Dr. Reder is a Professor of Medicine at the University of Chicago Medical Center directing the Neurology and Inflammatory Disease Infusion Center where they treat multiple sclerosis, lupus, rheumatoid arthritis, sarcoidosis and Crohn’s disease with cutting edge therapies.
Dr. Reder has coauthored over 120 publications on multiple sclerosis. His primary research interest is in the interaction between the central nervous system (CNS) and the cellular immune system, specifically how drugs used to treat MS modify the brain and immune system. Professor Reder’s research laboratory focuses on the mechanism of action of interferon-beta, the most widely-used treatment for MS. They recently discovered a defect in the lymphocyte interferon signaling pathway in progressive forms of MS possibly explaining why patients with progressive MS do not respond clinically to interferon therapy.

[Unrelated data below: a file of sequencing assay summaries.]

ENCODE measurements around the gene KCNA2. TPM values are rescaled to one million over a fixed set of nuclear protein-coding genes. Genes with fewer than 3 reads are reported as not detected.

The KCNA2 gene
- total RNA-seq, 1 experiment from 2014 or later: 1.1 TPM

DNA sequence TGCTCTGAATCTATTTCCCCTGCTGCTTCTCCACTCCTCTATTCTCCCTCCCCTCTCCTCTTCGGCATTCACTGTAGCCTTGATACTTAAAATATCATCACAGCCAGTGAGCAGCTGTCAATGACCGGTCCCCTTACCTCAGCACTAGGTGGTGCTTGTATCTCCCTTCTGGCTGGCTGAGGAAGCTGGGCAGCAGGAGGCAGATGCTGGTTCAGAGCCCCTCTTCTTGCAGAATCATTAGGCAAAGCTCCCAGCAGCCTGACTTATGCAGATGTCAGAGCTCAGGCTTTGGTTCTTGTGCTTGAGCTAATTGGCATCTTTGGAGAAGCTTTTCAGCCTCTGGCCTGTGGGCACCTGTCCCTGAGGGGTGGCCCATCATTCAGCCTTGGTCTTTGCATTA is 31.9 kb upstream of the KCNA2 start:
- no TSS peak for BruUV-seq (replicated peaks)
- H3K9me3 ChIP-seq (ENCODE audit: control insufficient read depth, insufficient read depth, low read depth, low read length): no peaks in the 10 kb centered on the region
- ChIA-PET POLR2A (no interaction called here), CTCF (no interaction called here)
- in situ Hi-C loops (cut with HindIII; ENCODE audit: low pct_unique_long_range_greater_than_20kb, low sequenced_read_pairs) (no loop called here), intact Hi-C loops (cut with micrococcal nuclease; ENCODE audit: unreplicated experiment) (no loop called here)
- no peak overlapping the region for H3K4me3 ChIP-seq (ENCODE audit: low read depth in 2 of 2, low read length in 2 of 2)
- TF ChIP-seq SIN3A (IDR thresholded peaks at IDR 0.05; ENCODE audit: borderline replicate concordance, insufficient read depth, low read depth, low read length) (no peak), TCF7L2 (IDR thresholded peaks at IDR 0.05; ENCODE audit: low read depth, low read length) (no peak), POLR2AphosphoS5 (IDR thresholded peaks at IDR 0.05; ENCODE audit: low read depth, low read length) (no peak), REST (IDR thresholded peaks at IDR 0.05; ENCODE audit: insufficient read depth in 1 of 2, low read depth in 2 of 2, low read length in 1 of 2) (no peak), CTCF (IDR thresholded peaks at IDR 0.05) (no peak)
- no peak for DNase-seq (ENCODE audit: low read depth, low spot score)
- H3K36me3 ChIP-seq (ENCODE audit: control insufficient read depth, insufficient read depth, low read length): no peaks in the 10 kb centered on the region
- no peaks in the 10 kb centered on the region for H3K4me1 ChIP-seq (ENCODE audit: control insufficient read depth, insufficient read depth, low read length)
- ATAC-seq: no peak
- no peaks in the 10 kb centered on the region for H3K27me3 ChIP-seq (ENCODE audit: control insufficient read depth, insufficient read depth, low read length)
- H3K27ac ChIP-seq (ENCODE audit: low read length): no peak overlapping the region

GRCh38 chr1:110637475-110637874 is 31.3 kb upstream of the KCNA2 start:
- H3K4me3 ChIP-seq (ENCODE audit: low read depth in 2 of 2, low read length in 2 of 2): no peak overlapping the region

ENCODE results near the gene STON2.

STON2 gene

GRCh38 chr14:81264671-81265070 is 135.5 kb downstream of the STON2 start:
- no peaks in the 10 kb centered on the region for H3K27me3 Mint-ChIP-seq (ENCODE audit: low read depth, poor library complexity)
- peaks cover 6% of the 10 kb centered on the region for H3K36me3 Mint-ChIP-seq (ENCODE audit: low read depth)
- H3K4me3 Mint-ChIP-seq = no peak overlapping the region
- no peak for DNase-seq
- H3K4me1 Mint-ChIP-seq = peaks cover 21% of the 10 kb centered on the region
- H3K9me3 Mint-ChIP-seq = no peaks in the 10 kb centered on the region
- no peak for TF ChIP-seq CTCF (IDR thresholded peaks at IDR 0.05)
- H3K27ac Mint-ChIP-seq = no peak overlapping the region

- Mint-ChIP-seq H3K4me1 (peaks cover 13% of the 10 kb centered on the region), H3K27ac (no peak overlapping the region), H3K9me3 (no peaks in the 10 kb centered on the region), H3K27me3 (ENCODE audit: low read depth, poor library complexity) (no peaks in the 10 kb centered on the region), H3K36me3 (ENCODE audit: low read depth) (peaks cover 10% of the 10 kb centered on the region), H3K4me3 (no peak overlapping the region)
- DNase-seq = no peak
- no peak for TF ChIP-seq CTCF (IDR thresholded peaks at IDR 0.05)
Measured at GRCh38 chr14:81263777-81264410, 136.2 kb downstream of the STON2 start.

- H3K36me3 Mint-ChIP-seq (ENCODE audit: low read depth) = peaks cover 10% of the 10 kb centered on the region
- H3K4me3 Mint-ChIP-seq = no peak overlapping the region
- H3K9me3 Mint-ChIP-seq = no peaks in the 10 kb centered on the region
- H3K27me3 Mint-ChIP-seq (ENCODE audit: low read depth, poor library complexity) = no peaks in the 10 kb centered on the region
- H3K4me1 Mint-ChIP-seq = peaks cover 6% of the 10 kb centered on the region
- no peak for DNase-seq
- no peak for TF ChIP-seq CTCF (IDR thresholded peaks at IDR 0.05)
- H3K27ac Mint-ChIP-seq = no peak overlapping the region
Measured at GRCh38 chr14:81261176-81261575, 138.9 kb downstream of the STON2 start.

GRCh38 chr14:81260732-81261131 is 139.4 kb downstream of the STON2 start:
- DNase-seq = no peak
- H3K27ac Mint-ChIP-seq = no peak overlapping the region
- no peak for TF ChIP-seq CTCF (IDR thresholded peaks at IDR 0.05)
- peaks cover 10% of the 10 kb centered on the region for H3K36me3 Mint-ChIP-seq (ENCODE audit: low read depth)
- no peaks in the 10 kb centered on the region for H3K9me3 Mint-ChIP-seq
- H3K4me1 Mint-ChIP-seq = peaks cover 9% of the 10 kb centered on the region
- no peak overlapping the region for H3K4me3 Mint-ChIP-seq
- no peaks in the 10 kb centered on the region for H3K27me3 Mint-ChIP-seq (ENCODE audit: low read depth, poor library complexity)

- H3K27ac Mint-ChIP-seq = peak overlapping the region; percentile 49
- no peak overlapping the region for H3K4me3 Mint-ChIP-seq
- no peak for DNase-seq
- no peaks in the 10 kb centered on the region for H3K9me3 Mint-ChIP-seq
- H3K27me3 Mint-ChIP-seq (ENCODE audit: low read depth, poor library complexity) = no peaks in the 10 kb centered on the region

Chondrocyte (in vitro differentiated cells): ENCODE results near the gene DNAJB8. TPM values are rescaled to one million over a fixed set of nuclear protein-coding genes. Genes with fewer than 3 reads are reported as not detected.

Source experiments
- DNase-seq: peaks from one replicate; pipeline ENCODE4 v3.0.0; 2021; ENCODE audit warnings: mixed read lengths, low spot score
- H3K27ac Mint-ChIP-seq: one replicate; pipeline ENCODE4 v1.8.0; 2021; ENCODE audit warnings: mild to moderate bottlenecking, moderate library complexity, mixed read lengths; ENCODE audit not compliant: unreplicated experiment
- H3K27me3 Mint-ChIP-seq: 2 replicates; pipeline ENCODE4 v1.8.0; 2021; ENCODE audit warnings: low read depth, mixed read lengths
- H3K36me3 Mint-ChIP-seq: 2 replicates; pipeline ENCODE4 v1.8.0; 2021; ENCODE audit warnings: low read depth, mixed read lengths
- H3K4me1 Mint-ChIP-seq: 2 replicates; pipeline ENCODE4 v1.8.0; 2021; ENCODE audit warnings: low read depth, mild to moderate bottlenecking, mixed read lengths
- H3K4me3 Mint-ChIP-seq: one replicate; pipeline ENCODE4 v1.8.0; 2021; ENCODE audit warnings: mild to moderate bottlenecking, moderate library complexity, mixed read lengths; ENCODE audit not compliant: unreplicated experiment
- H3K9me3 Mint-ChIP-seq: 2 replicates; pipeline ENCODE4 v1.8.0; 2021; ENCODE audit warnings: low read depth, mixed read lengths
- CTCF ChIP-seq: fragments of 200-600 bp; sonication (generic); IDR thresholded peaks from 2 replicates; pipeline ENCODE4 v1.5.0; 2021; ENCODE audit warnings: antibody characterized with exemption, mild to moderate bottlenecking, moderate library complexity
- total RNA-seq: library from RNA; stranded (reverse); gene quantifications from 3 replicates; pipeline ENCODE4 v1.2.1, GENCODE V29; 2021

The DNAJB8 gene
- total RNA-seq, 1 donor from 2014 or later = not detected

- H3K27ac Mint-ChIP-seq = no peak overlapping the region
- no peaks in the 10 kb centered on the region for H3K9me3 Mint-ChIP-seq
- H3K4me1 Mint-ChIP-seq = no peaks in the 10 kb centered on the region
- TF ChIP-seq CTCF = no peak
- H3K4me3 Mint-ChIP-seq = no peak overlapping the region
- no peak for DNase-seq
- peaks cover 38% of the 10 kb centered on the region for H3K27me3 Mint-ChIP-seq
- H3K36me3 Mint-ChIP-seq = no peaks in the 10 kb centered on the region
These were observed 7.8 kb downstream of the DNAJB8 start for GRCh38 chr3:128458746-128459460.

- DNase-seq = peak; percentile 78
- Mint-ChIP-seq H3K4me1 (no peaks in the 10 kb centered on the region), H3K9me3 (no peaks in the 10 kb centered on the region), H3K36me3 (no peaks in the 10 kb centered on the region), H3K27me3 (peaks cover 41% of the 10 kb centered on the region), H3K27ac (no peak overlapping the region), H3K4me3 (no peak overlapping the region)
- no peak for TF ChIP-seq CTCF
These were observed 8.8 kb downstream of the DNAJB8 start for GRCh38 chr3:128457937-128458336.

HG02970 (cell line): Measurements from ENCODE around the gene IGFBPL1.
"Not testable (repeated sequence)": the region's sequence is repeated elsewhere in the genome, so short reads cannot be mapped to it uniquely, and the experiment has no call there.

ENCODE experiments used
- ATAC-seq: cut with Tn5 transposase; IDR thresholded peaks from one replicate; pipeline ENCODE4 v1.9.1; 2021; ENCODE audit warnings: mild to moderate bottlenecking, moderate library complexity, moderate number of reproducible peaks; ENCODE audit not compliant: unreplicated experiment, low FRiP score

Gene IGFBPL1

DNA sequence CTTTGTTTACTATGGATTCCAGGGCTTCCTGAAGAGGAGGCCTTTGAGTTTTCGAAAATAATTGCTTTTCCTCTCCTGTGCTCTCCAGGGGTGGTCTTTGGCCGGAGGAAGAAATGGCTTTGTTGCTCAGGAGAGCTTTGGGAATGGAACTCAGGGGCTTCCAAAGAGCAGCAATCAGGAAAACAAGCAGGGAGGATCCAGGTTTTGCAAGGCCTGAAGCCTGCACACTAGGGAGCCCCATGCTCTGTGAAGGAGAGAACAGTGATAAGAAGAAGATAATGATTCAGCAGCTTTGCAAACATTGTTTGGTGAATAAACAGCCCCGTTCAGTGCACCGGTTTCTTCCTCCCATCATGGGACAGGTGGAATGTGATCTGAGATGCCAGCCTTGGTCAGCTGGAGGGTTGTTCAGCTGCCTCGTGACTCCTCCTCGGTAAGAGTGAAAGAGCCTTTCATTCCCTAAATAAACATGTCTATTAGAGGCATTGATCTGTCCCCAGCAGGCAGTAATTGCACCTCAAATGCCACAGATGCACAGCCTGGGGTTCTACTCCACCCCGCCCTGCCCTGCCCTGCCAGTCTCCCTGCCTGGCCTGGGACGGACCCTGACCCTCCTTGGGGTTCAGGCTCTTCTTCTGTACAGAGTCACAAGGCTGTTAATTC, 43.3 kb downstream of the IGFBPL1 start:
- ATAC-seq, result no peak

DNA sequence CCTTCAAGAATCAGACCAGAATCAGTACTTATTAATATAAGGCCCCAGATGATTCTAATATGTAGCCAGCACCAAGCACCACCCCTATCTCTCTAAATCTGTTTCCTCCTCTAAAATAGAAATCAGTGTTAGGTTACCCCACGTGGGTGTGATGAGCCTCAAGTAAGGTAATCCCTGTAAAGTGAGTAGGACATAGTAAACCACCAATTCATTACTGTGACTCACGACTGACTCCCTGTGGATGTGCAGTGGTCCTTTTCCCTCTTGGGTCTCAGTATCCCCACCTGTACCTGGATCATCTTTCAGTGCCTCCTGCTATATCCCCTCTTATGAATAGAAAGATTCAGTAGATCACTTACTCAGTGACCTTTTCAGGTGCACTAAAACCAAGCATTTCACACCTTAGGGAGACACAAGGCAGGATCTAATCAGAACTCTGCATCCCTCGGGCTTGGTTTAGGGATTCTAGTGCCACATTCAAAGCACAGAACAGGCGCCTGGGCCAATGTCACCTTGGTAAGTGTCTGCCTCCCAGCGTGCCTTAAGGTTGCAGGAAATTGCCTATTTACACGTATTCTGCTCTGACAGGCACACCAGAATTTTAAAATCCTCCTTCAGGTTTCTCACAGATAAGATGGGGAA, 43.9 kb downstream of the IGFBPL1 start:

Dr. Reder has participated in the development of multiple new treatments for MS. These include the first biological therapy for MS, interferon-beta, plus other drugs including glatiramer (Copaxone), natalizumab (Tysabri), Rituximab, estriol (the pregnancy hormone), and FTY720/fingolimod, plus drugs for pain in MS such as misoprostol. Current clinical trials include evaluation of IFN-b patients 21 years after the original pivotal trial, the effects of statins on IFN efficacy, and promising new drugs.